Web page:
MT Farmers Want Crop Insurance in New Farm Bill


As work begins on a new Farm Bill, Montana farmers are helping to set national policy this week at the Commodity Classic in Anaheim, California.

“Crop insurance is vital to the industry solely because we’re the only industry that is dependent on two factors that are completely out of our control. We’re dependent on price and we’re dependent on mother nature” said Michelle Erickson-Jones, Montana Grain Growers Association president.

Farming is a risky business. For farmers like Michelle Erickson-Jones of Broadview, maintaining crop insurance as a risk management tool in the new Farm Bill is important.

“Mother nature is certainly very capable of throwing curve balls at us and it’s basically impossible to maintain your loans without having crop insurance to back your lending and for a young producer like myself I wouldn’t be a farmer if I didn’t have crop insurance,” said Erickson-Jones.

Agriculture Secretary Sonny Perdue was a keynote speaker at Commodity Classic this year and agrees that the Farm Bill must provide a basic farm safety net.

“It must help American farmers weather times of economic crisis and stress without distorting markets. I think we can all agree that it doesn’t help prices when producers start planting for the program and not for the market,” said Perdue.

Farmers agree and say crop insurance gives them a little peace of mind. 

“Most of the time we honestly don’t use our crop insurance,” said Erickson-Jones. “We pay in far more than we get back out. But it’s also vital for the one year we do need to use it and get money back out of it.”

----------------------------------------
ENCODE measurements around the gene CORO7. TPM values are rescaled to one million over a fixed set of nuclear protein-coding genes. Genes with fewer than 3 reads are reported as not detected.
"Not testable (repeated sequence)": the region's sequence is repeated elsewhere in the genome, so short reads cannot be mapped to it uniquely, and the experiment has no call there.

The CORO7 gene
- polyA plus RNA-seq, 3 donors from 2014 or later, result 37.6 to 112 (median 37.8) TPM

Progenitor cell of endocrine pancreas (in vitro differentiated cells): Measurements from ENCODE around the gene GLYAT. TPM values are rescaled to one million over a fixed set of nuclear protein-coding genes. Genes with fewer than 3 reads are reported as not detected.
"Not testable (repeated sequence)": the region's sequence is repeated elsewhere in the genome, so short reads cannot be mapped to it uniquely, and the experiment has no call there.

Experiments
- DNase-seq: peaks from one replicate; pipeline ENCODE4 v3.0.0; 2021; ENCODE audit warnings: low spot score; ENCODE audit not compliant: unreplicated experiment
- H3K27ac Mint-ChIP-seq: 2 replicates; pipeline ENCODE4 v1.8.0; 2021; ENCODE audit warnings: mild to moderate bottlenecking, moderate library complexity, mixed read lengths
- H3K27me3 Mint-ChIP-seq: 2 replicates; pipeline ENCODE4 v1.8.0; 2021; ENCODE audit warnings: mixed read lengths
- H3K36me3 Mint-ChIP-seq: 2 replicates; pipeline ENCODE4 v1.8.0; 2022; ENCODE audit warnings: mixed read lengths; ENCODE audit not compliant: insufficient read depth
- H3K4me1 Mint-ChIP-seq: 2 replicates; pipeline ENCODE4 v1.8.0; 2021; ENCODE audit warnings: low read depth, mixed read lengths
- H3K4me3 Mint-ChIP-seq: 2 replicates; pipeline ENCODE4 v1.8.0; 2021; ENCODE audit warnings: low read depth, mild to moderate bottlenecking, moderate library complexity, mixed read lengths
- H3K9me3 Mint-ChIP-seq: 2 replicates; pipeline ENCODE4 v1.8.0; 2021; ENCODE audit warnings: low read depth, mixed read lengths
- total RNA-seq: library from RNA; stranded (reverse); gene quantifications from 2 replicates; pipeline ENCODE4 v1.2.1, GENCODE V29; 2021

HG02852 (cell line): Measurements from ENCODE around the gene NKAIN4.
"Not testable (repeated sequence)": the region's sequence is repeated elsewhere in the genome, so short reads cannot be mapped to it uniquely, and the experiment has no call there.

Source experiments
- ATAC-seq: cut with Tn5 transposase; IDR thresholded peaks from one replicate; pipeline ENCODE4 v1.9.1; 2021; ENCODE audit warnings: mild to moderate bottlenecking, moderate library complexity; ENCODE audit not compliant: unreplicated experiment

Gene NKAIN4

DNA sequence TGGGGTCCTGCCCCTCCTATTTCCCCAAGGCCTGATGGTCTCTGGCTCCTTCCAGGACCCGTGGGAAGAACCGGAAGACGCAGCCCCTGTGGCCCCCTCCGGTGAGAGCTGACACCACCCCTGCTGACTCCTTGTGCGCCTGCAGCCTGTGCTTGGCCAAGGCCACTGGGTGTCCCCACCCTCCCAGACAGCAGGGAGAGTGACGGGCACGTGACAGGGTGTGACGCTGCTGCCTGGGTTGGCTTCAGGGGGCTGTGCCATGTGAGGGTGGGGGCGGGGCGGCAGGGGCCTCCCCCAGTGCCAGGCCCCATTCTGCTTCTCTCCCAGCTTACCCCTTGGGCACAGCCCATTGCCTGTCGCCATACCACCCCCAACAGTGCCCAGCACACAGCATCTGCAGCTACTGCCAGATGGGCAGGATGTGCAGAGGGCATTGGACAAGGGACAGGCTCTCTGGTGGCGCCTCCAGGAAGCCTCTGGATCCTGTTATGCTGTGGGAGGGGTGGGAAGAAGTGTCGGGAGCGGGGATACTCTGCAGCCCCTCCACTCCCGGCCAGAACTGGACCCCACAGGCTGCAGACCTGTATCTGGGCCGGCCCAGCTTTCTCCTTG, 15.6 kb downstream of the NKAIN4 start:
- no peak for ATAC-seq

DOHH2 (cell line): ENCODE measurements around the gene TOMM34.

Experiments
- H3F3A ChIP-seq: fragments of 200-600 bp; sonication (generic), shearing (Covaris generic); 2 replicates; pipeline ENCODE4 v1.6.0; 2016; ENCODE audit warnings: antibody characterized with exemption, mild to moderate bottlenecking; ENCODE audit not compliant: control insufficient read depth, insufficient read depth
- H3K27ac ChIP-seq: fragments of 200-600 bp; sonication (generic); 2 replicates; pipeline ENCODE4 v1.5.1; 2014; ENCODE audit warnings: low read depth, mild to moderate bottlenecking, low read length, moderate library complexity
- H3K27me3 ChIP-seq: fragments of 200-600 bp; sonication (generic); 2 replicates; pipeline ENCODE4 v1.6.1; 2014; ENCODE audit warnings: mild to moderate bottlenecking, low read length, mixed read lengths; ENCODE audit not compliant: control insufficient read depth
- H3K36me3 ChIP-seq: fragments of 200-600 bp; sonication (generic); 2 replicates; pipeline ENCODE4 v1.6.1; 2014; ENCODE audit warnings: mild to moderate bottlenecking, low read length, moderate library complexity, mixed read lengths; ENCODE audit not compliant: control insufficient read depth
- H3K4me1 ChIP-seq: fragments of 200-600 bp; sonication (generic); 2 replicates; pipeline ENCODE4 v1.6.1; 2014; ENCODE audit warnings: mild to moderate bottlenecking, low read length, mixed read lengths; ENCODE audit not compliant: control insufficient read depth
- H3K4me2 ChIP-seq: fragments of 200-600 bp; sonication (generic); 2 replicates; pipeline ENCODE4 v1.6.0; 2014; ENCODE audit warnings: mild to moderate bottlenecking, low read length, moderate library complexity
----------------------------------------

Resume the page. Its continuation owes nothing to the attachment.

Purdue said the USDA is working with leadership of the House and Senate Agriculture Committees so they write a strong farm bill and for good reason.

“I don’t know of a real farmer who would never rather have a good crop at a fair price then taking a government check. I believe that about you and that’s what we’re going to try to create,” said Perdue.

Another Farm Bill priority for Montana wheat farmers is making sure the Title 1 program is fully funded so both the ARC and PLC safety net programs can be utilized during times of low commodity prices.

As for a Farm Bill timeline, the House is expected to wrap up its work this spring while it could be summer before the Senate takes up the measure with passage expected in early fall.

Source: MTN & Northern Ag Network

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